Back in my high school days, on Fridays and/or Saturdays, my little circle of weirdos would make a trip to the local supermarket around 10 or 11 at night. There, we would stock up on rice and water pistols and, if no one had one on the floor of the car, a newspaper*. Then we would head to the only suburban movie theater in our area–the AMC at Marina Pacifica mall on PCH–that still/ever had midnight showings of our favorite freaky cult classic.
The Rocky Horror Picture Show was always something of a right of passage for the artsy misfits of the world (including auctioning “virgins” off before the movie began). It was and still is a truly awful movie. If you remove the audience participation, it is virtually unwatchable. Except for the fact that it isn’t. Oh, it’s bad; there’s really no way to get around that. But it has some of the most awesome music ever, endearingly corny performances by Barry Bostwick and Susan Sarandon, and Tim Curry.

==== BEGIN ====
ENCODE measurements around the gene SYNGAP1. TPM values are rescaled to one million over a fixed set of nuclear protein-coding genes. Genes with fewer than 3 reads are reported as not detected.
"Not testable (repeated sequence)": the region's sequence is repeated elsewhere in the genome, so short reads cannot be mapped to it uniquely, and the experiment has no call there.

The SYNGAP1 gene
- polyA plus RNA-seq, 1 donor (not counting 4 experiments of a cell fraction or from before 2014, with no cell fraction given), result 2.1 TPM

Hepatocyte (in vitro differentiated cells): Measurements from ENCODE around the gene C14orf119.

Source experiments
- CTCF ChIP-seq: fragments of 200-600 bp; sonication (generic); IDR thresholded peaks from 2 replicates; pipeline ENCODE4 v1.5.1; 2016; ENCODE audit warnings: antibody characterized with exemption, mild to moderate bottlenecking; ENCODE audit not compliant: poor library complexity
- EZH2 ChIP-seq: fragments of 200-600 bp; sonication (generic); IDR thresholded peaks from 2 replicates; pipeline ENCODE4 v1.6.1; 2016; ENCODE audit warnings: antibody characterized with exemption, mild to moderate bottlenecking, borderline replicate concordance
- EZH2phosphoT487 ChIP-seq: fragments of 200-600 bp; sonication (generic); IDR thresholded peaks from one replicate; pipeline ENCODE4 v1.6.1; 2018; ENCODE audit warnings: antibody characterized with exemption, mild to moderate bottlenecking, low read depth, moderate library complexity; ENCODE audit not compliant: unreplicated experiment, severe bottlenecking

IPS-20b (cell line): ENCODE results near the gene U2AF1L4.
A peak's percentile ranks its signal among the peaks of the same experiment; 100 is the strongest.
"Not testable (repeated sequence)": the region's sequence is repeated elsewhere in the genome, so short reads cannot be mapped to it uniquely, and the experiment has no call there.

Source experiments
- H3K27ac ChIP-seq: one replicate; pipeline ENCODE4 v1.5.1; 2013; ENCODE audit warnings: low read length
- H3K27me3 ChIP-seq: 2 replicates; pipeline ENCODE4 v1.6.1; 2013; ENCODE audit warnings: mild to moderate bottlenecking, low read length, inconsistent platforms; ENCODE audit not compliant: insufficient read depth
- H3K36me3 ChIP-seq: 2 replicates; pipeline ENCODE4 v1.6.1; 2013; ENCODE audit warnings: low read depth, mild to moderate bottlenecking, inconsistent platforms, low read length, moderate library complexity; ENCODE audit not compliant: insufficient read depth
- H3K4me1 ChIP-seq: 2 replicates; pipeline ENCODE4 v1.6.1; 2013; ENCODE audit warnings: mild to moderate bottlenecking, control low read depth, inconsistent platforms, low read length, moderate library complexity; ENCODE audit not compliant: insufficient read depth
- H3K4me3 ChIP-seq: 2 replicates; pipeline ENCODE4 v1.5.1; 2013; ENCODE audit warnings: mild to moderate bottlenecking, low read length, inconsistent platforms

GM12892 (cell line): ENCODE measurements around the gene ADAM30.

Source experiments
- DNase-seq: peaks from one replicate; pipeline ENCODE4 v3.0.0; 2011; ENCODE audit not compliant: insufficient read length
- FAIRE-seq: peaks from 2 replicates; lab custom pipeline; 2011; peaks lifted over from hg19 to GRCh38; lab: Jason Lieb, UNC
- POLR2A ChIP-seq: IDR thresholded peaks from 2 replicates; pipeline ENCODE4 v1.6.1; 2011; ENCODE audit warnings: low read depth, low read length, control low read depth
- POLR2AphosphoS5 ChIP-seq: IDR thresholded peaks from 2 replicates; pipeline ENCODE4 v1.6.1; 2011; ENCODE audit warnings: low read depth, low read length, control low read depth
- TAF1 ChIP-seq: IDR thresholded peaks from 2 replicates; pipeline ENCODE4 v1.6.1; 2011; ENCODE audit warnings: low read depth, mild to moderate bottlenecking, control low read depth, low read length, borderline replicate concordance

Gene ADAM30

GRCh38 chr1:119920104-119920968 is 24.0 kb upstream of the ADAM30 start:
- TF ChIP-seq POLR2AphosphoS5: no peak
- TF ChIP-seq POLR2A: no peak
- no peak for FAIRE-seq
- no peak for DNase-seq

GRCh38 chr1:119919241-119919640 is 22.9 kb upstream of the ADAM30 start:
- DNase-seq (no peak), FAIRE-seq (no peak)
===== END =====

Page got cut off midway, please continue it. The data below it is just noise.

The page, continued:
Curry’s entrance is classic. He owns the campy, melodramatic, drag queen mad scientist Dr. Frank N. Furter. I can’t really imagine anyone else playing this role with such obvious relish, channeling everyone from Divine to Joan Crawford. But his Frank isn’t a joke. He’s the most human and humane character in the whole movie, in spite of his pettiness and jealousy. He’s just as blinded as everyone else, but his blindness seems to be rooted in the need to be loved, to be seen for himself. That’s the message of The Rocky Horror Picture Show: You can be square or freaky, uptight or unraveled, just be yourself.
I haven’t seen RHPS in a long time, but the joy and freedom of sitting in the dark with a bunch of my fellow freaks and weirdos, throwing rice and toast at the movie screen, shouting out semi-scripted ad lib lines, stays with me. I know that no matter how it feels sometimes, I’m not alone. I’m not the only one who’s ever felt like an outsider. And there’s always a movie theater somewhere I can go to be a part of the show.
Don’t dream it, be it.
*The Rocky Horror Picture Show is one of the best arguments I can make for keeping newspapers in business. It just wouldn’t be the same holding computer printouts over our heads.